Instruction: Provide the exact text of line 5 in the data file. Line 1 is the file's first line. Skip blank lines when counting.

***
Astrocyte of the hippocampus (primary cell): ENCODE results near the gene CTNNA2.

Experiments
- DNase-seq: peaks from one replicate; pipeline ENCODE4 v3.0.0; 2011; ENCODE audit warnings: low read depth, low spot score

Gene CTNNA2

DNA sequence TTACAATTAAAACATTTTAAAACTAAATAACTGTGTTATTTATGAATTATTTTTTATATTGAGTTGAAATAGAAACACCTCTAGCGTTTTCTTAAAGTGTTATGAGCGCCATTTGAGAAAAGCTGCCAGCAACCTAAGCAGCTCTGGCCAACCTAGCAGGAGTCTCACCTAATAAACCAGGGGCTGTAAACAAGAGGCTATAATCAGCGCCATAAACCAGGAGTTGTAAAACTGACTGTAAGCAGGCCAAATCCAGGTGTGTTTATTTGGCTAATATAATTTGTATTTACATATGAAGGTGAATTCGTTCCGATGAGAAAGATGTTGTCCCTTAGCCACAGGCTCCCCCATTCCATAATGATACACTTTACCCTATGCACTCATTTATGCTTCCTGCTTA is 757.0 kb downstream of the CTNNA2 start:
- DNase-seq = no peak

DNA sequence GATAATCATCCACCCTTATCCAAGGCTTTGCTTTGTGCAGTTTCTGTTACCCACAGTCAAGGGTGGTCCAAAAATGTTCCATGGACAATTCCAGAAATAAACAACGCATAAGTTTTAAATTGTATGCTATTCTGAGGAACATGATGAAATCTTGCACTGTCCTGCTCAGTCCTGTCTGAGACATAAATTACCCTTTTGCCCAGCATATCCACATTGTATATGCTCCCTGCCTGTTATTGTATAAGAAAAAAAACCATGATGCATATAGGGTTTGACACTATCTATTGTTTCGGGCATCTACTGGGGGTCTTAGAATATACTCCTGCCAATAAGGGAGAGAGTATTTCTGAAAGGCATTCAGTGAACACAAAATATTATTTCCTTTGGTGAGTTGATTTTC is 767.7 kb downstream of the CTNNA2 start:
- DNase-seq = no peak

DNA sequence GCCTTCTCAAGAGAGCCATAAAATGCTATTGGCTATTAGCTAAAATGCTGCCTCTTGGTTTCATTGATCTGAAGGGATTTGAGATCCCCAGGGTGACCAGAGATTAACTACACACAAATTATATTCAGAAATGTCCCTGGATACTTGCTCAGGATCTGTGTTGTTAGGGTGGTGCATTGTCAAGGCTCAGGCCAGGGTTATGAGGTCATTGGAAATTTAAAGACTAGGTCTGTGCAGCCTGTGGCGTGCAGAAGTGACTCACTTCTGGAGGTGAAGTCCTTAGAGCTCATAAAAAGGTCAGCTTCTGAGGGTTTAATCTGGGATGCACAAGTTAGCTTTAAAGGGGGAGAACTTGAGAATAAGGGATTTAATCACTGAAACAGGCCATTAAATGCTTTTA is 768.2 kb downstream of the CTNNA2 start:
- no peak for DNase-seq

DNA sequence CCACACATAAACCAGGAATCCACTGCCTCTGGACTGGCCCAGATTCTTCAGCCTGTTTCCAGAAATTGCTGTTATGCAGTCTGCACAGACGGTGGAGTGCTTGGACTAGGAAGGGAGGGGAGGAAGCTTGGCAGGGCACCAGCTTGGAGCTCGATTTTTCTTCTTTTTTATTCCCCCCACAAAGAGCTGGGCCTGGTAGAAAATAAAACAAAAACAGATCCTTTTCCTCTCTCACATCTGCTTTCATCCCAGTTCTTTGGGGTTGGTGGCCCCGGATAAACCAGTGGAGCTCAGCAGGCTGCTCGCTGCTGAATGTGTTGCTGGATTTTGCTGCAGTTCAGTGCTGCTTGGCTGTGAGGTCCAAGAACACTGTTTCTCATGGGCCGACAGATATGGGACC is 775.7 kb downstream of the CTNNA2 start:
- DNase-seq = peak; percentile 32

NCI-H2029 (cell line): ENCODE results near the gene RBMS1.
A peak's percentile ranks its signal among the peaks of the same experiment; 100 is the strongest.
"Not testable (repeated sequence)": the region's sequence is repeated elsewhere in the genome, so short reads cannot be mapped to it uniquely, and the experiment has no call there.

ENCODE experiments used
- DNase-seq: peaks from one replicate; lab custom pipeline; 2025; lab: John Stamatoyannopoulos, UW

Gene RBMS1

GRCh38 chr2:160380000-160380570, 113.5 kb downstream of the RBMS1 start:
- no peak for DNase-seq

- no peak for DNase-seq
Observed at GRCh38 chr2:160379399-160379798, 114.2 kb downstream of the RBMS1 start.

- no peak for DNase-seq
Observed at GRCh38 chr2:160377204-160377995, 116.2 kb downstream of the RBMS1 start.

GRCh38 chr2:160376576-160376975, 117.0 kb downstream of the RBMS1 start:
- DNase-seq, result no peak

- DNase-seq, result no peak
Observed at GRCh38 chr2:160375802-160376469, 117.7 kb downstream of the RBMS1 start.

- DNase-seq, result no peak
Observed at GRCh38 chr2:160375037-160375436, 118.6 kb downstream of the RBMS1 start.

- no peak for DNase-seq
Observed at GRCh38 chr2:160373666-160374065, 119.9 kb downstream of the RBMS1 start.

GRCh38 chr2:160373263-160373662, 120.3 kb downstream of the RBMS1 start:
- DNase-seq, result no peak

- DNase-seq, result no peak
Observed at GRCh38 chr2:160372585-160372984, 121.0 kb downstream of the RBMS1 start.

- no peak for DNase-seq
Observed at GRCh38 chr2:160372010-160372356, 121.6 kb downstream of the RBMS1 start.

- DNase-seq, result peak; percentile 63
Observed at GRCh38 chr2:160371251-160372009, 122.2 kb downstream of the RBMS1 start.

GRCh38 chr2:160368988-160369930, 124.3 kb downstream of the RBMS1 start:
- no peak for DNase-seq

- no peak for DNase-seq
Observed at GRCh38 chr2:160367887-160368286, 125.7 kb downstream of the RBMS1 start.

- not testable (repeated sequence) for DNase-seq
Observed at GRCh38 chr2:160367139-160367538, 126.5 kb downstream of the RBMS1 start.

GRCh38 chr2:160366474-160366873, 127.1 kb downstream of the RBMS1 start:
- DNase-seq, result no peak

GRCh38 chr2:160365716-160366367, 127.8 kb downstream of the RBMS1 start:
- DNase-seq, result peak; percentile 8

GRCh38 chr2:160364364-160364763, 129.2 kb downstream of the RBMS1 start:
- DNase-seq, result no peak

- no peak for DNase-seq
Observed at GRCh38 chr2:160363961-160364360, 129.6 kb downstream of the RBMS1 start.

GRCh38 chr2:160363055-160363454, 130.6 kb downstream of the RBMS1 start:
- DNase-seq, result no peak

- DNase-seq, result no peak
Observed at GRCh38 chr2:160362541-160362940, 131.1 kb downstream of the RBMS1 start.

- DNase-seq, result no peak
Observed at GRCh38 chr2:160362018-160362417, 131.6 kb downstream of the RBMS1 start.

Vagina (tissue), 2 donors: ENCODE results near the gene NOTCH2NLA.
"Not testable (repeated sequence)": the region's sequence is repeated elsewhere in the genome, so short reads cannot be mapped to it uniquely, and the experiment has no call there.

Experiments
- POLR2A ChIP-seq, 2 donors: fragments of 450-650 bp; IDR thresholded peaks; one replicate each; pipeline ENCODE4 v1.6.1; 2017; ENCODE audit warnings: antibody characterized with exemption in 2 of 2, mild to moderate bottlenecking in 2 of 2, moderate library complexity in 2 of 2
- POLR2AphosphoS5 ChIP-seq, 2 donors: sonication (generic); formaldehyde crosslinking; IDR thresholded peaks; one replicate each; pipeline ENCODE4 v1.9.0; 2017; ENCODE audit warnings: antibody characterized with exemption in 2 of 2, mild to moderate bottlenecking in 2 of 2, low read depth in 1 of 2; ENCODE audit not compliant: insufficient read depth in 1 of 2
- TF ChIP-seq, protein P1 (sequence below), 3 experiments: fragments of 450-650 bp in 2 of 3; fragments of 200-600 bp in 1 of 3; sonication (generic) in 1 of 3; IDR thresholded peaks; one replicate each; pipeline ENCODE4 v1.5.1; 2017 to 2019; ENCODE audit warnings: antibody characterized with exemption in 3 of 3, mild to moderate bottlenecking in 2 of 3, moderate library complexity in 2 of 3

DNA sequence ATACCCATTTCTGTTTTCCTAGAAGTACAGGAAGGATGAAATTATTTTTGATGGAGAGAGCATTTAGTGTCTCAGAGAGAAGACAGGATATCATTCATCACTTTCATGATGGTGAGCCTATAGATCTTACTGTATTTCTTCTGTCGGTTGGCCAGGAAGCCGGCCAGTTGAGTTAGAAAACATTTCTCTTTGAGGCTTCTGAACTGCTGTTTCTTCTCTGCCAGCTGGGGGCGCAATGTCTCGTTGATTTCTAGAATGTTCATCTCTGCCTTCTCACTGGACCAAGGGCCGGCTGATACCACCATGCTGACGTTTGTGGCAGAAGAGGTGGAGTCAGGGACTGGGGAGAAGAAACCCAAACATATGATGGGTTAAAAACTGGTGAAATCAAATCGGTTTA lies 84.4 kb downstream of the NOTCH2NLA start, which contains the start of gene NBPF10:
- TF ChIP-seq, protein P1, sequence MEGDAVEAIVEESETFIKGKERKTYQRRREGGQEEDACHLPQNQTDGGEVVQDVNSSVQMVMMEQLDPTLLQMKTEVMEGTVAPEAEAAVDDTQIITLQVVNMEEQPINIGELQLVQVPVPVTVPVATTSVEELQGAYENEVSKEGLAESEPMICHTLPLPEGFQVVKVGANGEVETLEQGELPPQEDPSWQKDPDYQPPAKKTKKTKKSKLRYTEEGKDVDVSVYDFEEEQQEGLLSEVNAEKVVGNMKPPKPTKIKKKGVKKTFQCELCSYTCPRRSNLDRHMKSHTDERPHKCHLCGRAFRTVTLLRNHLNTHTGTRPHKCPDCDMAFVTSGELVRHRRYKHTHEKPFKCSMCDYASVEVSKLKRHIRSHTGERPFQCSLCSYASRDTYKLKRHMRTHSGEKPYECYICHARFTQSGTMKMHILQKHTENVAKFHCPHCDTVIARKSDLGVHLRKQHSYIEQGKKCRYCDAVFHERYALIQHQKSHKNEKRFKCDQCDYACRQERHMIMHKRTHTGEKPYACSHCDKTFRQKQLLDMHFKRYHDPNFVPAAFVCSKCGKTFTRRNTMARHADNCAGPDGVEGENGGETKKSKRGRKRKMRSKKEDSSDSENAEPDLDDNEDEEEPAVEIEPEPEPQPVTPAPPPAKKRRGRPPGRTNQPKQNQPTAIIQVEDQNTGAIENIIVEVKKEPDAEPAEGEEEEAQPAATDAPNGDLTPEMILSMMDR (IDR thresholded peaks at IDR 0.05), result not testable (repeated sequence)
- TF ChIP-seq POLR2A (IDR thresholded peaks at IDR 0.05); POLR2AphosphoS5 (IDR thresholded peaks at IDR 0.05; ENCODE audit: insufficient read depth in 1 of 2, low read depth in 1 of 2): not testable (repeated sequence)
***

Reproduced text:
DNA sequence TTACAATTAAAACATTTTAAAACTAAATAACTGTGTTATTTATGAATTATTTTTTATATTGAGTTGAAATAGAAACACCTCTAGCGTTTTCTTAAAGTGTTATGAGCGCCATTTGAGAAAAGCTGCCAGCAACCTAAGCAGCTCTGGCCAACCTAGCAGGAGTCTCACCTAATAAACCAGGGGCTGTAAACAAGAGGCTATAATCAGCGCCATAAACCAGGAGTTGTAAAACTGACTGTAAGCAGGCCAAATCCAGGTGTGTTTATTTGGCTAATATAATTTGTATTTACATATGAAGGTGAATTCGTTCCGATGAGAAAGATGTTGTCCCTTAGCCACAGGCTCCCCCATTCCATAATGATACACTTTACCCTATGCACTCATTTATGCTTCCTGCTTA is 757.0 kb downstream of the CTNNA2 start: